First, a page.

EA Sports, a renowned video game developer, is facing a lawsuit over its upcoming college football video game, set for release in 2024. The Brandr Group, a company that negotiates group licensing contracts for 54 Division I schools and their athletes for the game, is suing EA over the name, image, and likeness (NIL) deals being offered to athletes.
The controversy surrounding athlete compensation has escalated from public comments to a full-blown lawsuit. The Brandr Group alleges that EA is trying to “circumvent” its agreements to negotiate deals for athletes to participate in the football game.
The lawsuit was initially filed in San Mateo County, California, where EA’s headquarters are located, but has since been transferred to the Northern District of California, a federal court.
The Brandr Group, contracted by schools nationwide, facilitates group licensing agreements using the intellectual property of schools and athletes’ NILs. The company alleges that EA is attempting to bypass its agreements and negotiate individual deals with athletes without The Brandr Group’s involvement.
Court documents reveal that The Brandr Group and EA had been in contact multiple times in 2021 and 2022 about EA’s plans to offer athletes NIL deals to be featured in the game. Initially, EA stated that deals for athletes from schools associated with The Brandr Group would be conducted through the company. However, in May 2023, EA opted to collaborate with a different company, OneTeam Partners, to facilitate the group licensing deals directly with athletes.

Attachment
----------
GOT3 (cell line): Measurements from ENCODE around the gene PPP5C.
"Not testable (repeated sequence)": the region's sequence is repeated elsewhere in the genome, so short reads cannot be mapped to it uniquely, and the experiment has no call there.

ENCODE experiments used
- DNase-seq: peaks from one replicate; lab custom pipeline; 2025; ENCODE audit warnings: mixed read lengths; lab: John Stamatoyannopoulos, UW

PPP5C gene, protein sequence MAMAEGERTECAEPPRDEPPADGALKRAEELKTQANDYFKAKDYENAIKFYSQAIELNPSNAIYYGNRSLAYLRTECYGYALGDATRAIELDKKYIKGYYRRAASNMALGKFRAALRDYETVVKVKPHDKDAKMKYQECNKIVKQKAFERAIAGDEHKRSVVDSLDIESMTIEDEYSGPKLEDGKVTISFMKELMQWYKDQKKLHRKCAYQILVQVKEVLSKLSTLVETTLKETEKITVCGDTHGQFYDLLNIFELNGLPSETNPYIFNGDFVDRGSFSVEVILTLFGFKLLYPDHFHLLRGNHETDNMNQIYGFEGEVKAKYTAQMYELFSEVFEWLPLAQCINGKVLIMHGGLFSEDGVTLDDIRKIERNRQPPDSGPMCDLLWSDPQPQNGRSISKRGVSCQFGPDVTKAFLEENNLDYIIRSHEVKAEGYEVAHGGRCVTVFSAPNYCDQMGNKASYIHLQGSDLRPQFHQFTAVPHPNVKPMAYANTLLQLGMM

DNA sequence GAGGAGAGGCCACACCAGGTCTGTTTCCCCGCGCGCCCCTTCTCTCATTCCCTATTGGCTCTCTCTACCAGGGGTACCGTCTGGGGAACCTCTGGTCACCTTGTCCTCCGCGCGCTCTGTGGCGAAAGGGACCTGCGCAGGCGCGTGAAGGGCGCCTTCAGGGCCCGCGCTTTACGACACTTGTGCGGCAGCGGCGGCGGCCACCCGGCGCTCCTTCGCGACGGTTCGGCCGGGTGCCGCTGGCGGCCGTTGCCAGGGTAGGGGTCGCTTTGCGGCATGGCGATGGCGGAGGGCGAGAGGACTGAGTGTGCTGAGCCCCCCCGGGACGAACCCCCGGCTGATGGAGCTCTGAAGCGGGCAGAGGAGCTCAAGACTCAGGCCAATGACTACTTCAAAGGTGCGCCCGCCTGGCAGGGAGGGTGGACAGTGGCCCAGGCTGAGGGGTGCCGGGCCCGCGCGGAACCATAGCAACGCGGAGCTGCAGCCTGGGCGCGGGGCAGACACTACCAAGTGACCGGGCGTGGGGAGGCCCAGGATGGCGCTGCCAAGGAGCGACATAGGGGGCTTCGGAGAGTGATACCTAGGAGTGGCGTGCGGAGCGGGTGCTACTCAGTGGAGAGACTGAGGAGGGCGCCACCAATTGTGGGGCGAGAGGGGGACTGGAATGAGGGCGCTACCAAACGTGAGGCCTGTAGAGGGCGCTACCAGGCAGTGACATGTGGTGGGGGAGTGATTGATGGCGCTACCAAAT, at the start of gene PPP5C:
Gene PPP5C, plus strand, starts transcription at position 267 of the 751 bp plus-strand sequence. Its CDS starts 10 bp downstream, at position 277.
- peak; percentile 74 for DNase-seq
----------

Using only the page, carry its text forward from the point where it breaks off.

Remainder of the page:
This change enables athletes to opt into deals worth $500 without The Brandr Group’s involvement. Both The Brandr Group and an athlete advocacy group, The College Football Players Association, argue that the proposed deal is below fair market value. Furthermore, The Brandr Group alleges that schools may only receive 10% of the game’s total revenue, highlighting the compensation disparity between athletes and schools.
The lawsuit asserts that EA’s decision to exclude The Brandr Group from the negotiation process constitutes “tortious interference.” This puts schools in a challenging position of potentially breaching their contracts with The Brandr Group or missing out on the opportunity for their athletes to participate in the game.
The Brandr Group argues that EA’s tactics will cause irreparable harm to both its client athletes and all student-athletes who opt into the direct deal, as they lose the opportunity to have their own representative negotiate for fair compensation.
In response, The Brandr Group has asked EA to halt all negotiations with athletes and schools for which the company has contracts. They underscore their commitment to advocating for student-athletes and ensuring they receive fair compensation for the use of their NILs.
The lawsuit’s outcome and its potential impact on the future of EA’s college football video game remain uncertain. Athletes and schools have until June 30 to opt in, according to the lawsuit.